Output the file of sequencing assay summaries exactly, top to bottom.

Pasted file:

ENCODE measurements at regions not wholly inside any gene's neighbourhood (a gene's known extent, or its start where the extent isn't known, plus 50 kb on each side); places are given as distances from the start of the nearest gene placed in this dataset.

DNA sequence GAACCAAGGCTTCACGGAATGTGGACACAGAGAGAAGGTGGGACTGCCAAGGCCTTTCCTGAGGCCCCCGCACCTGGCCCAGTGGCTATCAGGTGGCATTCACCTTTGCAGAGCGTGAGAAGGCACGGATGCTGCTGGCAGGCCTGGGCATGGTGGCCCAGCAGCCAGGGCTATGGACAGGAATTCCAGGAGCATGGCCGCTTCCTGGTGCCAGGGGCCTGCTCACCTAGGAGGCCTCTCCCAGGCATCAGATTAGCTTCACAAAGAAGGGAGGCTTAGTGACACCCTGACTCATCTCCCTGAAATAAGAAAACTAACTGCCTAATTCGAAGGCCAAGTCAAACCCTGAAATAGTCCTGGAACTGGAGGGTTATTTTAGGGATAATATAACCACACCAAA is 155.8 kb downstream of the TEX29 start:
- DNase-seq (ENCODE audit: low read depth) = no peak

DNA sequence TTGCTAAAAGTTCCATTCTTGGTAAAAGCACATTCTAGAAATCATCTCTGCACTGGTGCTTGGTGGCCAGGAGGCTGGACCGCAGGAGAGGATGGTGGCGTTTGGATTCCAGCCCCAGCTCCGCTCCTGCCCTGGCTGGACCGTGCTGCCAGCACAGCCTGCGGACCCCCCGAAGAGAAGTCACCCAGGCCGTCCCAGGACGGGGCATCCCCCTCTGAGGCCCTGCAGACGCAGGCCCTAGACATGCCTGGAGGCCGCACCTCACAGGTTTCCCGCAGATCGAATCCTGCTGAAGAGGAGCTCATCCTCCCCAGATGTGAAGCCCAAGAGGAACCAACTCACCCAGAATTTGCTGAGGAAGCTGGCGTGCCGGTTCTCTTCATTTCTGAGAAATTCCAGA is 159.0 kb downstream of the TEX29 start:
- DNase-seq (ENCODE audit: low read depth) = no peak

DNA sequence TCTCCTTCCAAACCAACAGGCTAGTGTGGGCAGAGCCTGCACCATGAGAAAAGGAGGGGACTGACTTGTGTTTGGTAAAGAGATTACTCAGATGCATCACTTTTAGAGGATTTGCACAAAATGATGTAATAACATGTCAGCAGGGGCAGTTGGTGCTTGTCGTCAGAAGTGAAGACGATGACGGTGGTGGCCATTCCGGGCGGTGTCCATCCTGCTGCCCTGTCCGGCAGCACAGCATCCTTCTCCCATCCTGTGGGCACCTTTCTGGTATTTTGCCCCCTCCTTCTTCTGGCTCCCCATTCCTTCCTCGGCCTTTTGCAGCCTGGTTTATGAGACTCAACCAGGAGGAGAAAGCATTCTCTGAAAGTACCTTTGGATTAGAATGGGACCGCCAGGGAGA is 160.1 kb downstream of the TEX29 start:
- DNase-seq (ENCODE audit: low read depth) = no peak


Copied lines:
ENCODE measurements at regions not wholly inside any gene's neighbourhood (a gene's known extent, or its start where the extent isn't known, plus 50 kb on each side); places are given as distances from the start of the nearest gene placed in this dataset.

DNA sequence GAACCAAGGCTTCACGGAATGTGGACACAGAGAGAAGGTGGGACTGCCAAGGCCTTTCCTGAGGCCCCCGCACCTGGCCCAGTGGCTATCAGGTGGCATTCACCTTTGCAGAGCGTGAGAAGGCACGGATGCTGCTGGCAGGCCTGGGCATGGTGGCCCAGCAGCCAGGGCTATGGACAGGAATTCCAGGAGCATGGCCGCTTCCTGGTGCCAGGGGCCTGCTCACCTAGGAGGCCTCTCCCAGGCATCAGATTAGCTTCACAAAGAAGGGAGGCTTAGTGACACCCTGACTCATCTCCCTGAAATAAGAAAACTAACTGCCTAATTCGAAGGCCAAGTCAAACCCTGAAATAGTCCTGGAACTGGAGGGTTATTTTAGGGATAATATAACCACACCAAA is 155.8 kb downstream of the TEX29 start:
- DNase-seq (ENCODE audit: low read depth) = no peak

DNA sequence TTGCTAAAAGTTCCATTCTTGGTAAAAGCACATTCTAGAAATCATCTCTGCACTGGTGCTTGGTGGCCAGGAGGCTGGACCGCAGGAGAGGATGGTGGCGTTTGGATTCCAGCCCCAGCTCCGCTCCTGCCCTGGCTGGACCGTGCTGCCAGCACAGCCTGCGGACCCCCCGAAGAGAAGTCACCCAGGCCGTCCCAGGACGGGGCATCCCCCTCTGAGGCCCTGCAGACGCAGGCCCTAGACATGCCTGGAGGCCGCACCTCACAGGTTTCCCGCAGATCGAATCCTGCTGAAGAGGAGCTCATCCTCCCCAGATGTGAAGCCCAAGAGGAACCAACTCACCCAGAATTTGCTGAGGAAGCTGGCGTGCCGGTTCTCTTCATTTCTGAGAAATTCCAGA is 159.0 kb downstream of the TEX29 start:
- DNase-seq (ENCODE audit: low read depth) = no peak

DNA sequence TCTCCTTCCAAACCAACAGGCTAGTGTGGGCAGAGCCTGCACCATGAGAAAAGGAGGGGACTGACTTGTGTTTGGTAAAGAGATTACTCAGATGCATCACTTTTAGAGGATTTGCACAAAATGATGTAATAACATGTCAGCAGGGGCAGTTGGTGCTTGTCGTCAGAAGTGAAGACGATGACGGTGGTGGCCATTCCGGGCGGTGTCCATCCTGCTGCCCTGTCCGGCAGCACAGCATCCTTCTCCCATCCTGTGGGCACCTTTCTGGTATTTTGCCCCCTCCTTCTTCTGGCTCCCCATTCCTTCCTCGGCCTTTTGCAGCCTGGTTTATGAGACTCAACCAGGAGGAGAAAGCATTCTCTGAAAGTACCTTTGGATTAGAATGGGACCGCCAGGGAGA is 160.1 kb downstream of the TEX29 start:
- DNase-seq (ENCODE audit: low read depth) = no peak